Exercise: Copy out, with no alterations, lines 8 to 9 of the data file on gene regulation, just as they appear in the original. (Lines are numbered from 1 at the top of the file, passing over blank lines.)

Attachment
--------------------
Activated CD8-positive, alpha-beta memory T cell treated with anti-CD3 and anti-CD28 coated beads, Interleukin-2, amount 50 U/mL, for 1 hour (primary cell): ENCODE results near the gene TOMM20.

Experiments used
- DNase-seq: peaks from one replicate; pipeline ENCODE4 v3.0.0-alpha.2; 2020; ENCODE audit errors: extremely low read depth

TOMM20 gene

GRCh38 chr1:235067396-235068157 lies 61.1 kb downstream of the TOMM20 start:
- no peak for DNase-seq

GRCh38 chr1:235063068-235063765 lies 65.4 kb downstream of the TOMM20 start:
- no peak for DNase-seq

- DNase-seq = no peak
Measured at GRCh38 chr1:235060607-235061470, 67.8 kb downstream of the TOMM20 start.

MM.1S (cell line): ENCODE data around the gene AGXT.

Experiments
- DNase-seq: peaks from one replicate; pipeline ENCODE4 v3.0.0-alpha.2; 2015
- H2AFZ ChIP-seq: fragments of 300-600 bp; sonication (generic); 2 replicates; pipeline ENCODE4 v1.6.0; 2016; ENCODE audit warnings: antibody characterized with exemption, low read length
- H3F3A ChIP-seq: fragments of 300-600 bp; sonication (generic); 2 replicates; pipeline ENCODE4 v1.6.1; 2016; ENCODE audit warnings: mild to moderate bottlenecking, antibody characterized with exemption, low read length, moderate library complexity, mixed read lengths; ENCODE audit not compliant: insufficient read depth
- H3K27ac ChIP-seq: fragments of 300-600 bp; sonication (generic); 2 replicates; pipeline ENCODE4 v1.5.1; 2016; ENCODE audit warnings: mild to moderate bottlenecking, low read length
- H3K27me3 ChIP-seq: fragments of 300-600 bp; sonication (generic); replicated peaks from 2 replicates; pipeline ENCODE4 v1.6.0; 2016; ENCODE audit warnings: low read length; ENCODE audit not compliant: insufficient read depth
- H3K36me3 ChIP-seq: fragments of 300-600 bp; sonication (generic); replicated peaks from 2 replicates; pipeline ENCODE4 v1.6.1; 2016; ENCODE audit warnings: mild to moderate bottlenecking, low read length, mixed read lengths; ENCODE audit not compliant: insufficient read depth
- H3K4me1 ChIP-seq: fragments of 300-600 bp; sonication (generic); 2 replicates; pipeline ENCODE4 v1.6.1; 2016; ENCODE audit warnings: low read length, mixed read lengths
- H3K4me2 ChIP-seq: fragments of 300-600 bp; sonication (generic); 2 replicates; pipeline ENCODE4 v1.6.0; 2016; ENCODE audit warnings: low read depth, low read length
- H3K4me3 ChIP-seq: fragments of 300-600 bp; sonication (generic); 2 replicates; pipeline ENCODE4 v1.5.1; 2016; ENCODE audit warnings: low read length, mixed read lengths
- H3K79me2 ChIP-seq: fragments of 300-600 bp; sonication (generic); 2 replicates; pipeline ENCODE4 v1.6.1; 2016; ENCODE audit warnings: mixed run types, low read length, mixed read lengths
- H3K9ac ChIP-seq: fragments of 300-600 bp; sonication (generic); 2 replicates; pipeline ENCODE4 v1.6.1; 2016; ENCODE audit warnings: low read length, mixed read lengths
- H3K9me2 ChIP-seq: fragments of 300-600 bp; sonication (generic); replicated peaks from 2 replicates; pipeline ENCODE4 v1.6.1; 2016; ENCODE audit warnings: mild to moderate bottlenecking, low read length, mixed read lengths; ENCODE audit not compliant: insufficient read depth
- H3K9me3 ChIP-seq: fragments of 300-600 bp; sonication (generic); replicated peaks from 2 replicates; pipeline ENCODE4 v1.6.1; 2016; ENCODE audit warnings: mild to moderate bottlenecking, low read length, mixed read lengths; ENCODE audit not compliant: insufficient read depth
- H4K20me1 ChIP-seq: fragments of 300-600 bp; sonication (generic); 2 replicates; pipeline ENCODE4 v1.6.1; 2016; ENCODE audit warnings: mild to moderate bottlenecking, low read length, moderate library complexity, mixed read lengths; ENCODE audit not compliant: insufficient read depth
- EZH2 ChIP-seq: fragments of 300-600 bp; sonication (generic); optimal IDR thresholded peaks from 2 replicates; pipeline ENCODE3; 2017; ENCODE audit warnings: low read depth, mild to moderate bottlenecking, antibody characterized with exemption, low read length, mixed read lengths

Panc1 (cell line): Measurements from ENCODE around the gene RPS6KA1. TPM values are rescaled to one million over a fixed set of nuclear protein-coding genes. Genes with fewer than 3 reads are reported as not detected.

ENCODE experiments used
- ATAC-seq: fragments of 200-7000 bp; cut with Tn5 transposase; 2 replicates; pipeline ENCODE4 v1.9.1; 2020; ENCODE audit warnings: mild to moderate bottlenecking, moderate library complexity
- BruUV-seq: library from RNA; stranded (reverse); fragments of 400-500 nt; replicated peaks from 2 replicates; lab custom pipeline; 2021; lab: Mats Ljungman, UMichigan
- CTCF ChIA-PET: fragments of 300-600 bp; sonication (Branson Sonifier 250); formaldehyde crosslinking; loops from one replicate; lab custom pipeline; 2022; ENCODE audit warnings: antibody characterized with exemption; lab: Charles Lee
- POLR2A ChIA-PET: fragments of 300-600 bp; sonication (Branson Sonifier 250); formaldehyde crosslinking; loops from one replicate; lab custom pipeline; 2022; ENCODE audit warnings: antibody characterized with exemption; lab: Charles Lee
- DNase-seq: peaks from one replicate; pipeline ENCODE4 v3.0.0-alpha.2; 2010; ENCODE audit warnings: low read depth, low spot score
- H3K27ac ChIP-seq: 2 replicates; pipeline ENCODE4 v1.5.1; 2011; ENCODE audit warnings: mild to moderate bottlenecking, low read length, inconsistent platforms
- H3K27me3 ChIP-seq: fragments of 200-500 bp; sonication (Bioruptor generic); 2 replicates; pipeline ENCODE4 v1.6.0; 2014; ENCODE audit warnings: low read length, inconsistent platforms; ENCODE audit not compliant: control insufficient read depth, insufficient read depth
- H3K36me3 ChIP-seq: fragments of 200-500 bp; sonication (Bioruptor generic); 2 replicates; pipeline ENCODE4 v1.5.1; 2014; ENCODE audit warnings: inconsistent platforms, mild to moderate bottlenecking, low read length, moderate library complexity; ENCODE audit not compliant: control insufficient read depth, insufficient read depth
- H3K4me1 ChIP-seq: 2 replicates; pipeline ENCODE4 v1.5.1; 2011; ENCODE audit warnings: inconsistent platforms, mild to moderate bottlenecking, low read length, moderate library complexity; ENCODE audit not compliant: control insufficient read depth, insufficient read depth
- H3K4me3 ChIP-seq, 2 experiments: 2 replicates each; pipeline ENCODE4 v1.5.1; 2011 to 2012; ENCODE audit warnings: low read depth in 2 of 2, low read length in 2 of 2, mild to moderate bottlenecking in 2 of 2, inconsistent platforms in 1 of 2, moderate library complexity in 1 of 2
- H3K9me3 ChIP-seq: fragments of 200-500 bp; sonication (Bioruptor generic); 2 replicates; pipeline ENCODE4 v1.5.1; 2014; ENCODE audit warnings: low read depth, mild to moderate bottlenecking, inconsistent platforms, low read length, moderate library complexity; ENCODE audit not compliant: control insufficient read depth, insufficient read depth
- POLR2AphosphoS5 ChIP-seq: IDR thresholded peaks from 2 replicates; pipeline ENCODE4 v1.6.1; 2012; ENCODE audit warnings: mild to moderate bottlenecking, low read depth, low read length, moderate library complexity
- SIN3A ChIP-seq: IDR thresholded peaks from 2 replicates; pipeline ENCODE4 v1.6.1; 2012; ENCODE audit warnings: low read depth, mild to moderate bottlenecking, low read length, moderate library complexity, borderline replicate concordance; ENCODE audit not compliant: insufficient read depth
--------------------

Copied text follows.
- no peak for DNase-seq

- DNase-seq = no peak